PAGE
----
Florida Record

Sunday, April 5, 2020

Guidelines for medical marijuana in Florida hazy after legislative fallout

By Dee Thompson | May 26, 2017

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TALLAHASSEE —The fallout from the medical marijuana legislative debate has many wondering when the medical marijuana industry will be up and running, even after voters overwhelmingly voted to approve the expansion of legalizing medical marijuana last fall.

In November, 71 percent of voters approved a medical marijuana amendment. However, there are still no guidelines in place to get the industry moving forward. Just a few weeks ago, the Florida Legislature ended its session without resolving the issues surrounding Amendment 2, which finalizes the practical application of the law.

Richard Blau, a partner at the law firm of Gray Robinson and chairman of the firm’s Regulated Products practice group, which includes the medical marijuana team, told the Florida Record that he hears from clients all the time about the medical marijuana debate. 

“This is basically an industry which is basically springing out of the ground, from nothing to something very quickly," Blau said. "Because there is a certain level of uncertainty and because it is a heavily regulated product, the need for lawyers is especially acute. People need to understand what can I do. What can I not do? What is (the) risk in my doing?”

Last fall's approval was on the ballot as a constitutional amendment, and the ballot initiative was certified by the United States Supreme Court. Voters were asked whether they would endorse an expansion of medical marijuana use to allow for broader application to a greater number of illnesses.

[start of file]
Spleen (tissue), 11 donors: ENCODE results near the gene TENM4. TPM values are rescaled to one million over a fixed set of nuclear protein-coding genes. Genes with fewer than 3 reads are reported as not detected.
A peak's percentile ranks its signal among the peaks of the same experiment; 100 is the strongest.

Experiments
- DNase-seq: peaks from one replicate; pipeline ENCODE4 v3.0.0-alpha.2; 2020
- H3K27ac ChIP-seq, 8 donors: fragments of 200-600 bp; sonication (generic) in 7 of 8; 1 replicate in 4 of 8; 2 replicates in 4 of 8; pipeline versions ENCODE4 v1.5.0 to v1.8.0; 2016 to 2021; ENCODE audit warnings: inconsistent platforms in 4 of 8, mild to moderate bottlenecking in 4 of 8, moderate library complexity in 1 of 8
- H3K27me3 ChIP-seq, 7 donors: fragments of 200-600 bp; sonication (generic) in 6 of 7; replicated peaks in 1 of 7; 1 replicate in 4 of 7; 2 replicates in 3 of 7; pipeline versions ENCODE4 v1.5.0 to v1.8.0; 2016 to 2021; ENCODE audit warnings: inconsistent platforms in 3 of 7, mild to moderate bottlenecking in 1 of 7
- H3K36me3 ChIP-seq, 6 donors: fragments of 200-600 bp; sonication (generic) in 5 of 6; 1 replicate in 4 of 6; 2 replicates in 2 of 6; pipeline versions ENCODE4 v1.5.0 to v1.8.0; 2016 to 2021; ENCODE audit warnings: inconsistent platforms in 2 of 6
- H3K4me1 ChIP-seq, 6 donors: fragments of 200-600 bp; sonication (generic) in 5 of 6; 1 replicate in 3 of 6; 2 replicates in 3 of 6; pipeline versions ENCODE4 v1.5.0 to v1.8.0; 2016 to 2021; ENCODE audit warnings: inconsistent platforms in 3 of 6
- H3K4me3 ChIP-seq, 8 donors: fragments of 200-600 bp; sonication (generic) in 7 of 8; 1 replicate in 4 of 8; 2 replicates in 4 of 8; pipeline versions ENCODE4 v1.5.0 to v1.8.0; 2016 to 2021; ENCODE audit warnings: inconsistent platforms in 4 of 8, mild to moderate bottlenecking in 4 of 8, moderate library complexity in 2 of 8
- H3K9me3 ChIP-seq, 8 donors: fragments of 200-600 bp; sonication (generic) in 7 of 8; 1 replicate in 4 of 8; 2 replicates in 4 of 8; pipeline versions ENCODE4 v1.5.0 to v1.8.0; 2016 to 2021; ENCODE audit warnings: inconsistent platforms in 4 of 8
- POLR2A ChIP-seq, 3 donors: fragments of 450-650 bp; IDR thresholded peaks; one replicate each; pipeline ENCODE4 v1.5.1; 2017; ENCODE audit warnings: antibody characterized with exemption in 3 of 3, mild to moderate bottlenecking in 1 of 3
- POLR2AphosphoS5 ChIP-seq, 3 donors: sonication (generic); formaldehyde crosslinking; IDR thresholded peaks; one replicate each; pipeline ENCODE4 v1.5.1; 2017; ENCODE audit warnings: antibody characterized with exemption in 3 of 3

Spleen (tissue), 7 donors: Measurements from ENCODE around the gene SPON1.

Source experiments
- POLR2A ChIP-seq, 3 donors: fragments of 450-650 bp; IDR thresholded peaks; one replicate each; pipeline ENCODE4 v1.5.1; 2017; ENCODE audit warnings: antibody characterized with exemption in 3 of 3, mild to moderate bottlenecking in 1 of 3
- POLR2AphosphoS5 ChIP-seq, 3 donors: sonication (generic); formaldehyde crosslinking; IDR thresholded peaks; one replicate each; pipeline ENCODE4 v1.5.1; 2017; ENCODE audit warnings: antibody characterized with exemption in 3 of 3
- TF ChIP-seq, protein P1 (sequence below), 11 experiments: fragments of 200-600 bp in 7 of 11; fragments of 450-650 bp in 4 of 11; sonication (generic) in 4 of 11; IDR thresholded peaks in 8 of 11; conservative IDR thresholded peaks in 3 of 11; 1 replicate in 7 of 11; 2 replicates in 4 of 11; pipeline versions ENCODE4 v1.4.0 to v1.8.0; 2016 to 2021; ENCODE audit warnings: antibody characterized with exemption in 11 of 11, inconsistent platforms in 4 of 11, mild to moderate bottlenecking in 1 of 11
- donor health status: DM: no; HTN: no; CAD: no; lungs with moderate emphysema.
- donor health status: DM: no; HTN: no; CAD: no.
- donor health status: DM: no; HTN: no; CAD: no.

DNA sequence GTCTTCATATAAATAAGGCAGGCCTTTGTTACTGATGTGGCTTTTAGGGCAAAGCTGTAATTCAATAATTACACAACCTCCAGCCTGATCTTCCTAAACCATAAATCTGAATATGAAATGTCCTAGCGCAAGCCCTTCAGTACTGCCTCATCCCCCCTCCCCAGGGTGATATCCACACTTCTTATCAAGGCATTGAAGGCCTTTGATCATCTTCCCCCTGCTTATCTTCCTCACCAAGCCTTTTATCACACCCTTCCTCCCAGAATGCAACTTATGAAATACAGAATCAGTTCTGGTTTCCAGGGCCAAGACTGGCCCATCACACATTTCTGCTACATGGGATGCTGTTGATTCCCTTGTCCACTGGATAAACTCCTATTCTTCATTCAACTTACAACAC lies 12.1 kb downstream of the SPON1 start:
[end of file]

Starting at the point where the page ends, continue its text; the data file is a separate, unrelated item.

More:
“Amendment 2 was intended to expand the scope of illnesses that medical marijuana could be used for, and that passed by 70.9 percent of those who felt it should be allowed,” Blau said. “That was a very important step, but it wasn’t the only step in expanding the scope of medical marijuana." 

For more than three years, Florida has been debating the legalization of medical marijuana.

In 2014, the state legalized a very limited scope of the use of medical marijuana to address a limited number of illnesses. 

“This was the Charlotte’s Web law that was passed in 2014,” Blau said. “It only allowed for low THC cannabis products to be used for very specific illnesses like epilepsy, under very controlled conditions.”

In 2015, that law was expanded slightly to allow for a broader range of cannabis products to be used by medical patients who were certified by physicians as being terminal. 

“They were people that were going to die, and the perception was that they should be allowed the positive benefits and comforts of using cannabis, and the Legislature agreed to expand medical marijuana only as to those patients,” he said.

There are three steps involved in legalizing medical marijuana use. 

“This is where a lot of confusion exists," Blau said. "There are a lot of people wondering why it isn’t available today. The answer is the November 2016 vote was an important step, but it was a first step. The first step was to confirm that it was the will of the voting public that this should go forward. The second step is for the Legislature to define many of the variables that need to be instituted before you can have a responsibly established industry that is properly regulated and overseen.”

The initiative voters approved had restrictions. 

“It could only be a certain length and only have a certain amount of text,” Blau said. “So it didn’t explain how the industry was supposed to operate. They made significant efforts to develop a statutory framework to take legalization of medical marijuana to the next level with Amendment 2. They came close, but they didn’t quite get to the point where they could create a consensus that would result in a finished statute that the house and the senate both voted for and could send to the governor. That hasn’t happened yet.” 

Some are calling for a special session to finish that work, but it’s not yet on the calendar. 

“Many advocates for expanded legalization of marijuana feel it’s critical to move the process forward and not wait until the next legislative session,” Blau said.

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